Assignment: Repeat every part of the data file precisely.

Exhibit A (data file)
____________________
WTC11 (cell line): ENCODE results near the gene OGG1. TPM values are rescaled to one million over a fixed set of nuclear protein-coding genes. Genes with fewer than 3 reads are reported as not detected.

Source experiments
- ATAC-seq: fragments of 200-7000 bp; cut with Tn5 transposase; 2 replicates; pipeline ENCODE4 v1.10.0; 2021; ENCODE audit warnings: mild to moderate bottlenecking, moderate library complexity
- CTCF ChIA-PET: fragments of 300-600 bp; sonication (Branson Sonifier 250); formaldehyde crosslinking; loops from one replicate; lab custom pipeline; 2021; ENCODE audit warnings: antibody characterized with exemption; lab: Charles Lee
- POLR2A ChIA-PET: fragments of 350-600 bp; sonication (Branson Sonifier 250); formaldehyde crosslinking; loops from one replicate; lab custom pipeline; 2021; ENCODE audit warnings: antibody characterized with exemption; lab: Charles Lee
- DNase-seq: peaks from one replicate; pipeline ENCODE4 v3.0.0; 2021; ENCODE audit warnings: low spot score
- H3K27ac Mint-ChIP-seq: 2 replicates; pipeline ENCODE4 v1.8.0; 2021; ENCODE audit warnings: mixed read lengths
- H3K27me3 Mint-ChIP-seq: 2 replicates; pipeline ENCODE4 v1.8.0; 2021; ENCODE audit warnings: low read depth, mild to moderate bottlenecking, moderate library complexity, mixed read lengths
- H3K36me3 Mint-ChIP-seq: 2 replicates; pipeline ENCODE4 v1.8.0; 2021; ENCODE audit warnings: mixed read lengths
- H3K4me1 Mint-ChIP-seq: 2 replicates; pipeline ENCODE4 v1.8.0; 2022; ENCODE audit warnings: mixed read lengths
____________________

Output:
WTC11 (cell line): ENCODE results near the gene OGG1. TPM values are rescaled to one million over a fixed set of nuclear protein-coding genes. Genes with fewer than 3 reads are reported as not detected.

Source experiments
- ATAC-seq: fragments of 200-7000 bp; cut with Tn5 transposase; 2 replicates; pipeline ENCODE4 v1.10.0; 2021; ENCODE audit warnings: mild to moderate bottlenecking, moderate library complexity
- CTCF ChIA-PET: fragments of 300-600 bp; sonication (Branson Sonifier 250); formaldehyde crosslinking; loops from one replicate; lab custom pipeline; 2021; ENCODE audit warnings: antibody characterized with exemption; lab: Charles Lee
- POLR2A ChIA-PET: fragments of 350-600 bp; sonication (Branson Sonifier 250); formaldehyde crosslinking; loops from one replicate; lab custom pipeline; 2021; ENCODE audit warnings: antibody characterized with exemption; lab: Charles Lee
- DNase-seq: peaks from one replicate; pipeline ENCODE4 v3.0.0; 2021; ENCODE audit warnings: low spot score
- H3K27ac Mint-ChIP-seq: 2 replicates; pipeline ENCODE4 v1.8.0; 2021; ENCODE audit warnings: mixed read lengths
- H3K27me3 Mint-ChIP-seq: 2 replicates; pipeline ENCODE4 v1.8.0; 2021; ENCODE audit warnings: low read depth, mild to moderate bottlenecking, moderate library complexity, mixed read lengths
- H3K36me3 Mint-ChIP-seq: 2 replicates; pipeline ENCODE4 v1.8.0; 2021; ENCODE audit warnings: mixed read lengths
- H3K4me1 Mint-ChIP-seq: 2 replicates; pipeline ENCODE4 v1.8.0; 2022; ENCODE audit warnings: mixed read lengths